|Hanif Kureshi - photo from the Telegraph|
Here below is an article I wrote on one such occasion back in May 2009:
There has been a fair bit of discussion recently on various blogs that I follow and on Facebook about the question “Can creative writing be taught?”
Some people subscribe to the ‘pure genius’ theory of great writing. To characterise it (possibly unfairly) this is the idea that great writers emerge spontaneously. They are born. It is in their genetic code. Thus, creative writing cannot be taught. You’ve either got it or you haven’t.
Set up in contrast to this is the ‘sweat and suffering’ theory. This states that anyone can become a great writer, given enough effort on their own part and given enough teaching. Great writing is achieved. Thus, the teaching of creative writing is highly desirable.
If this dichotomy sounds familiar it's because it is a re-statement of the age-old nature verses nurture debate.
My views begin from an observation: creative writing classes definitely helped me. I’ve been fortunate to attend classes given by Graham Joyce, Simon Brett, Sarah Maitland, John Gallas and others. I have also been privileged to see some of my own students progress very rapidly – particularly when they were prepared to listen to criticism and willing to work.
There is also evidence to support the other side of the argument. Some students never seem to progress, however many classes they take, whilst others jump forward at an astounding rate. Difference in capacity seems to be in-built.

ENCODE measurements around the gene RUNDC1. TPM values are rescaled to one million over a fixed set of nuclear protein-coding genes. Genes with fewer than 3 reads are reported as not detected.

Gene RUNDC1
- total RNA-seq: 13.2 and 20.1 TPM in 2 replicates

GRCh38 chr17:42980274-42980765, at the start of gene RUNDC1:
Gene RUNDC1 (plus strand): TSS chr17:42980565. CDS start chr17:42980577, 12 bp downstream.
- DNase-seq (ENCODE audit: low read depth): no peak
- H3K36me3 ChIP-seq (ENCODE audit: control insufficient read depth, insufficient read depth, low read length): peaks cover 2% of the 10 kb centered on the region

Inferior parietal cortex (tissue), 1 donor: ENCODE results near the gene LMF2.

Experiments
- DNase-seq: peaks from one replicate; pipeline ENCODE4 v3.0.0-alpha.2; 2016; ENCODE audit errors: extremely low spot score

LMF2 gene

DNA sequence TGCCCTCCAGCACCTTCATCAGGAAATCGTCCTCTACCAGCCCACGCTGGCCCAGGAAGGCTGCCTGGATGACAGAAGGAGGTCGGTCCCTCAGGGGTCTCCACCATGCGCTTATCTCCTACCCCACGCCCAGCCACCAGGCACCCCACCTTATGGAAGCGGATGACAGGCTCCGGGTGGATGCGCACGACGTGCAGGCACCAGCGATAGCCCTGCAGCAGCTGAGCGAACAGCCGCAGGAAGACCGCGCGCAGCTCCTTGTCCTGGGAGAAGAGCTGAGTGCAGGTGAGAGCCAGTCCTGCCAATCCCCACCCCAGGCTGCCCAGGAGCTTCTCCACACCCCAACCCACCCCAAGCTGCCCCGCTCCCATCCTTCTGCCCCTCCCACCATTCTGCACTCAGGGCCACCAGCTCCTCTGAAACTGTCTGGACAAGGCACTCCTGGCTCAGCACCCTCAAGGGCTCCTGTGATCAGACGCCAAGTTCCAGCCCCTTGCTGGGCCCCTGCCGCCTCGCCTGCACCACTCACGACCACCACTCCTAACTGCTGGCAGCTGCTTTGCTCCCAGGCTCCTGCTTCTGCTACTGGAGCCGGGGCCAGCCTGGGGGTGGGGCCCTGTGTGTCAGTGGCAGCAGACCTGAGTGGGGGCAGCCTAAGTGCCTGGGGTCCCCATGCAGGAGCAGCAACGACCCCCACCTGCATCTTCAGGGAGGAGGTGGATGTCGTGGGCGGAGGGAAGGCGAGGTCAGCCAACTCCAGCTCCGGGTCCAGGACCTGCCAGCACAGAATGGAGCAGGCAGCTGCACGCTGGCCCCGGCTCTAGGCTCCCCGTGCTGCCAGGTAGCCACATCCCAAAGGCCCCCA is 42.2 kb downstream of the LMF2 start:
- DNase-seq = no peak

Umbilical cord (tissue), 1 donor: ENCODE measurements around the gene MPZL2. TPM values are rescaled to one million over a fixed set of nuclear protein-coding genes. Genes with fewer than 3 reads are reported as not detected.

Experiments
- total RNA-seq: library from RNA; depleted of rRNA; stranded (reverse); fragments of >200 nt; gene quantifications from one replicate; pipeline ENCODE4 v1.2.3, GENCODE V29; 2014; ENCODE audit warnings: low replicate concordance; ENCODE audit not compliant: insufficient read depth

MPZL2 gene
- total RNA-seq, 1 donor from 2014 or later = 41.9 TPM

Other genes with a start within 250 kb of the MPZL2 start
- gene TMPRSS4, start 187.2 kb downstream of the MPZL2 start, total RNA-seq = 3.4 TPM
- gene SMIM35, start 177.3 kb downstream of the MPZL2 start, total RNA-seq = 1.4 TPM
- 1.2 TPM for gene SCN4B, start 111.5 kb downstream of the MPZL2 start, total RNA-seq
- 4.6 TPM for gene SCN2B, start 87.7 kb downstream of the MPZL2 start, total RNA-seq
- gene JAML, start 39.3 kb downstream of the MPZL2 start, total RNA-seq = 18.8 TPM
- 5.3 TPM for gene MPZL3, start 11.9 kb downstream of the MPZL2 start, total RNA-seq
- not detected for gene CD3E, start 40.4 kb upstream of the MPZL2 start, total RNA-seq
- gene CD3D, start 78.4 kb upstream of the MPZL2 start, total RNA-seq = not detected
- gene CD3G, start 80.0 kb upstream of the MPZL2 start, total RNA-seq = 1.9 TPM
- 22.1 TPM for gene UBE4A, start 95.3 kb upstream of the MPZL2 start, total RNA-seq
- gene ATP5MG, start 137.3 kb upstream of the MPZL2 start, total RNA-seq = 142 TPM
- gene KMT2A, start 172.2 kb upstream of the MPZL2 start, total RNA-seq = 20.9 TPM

Instead of the ‘pure genius’ and ‘sweat and suffering’ models, I subscribe to a third theory. The ‘buried treasure’ theory (put forward in the 19th Century in the writings of Baha'u'llah) states that every individual is like a mine rich in gems. The nature of those gems will be different from person to person. Some people may have the capacity to become great novelists. Others great poets. Others still will never achieve anything as writers and will have strengths in different areas. But whatever the potential, it will remain unexpressed without a process of education.
As teachers of creative writing it is not our task to put writing ability into our students. That ability is already there in potential form. Thus I partly agree that creative writing cannot be taught. However, I do think it is our role as teachers to create the environment where the students’ innate abilities can develop. In this I agree with the ‘sweat and suffering’ theory - creative writing can be taught.
It all depends what we mean when we say ‘teach’.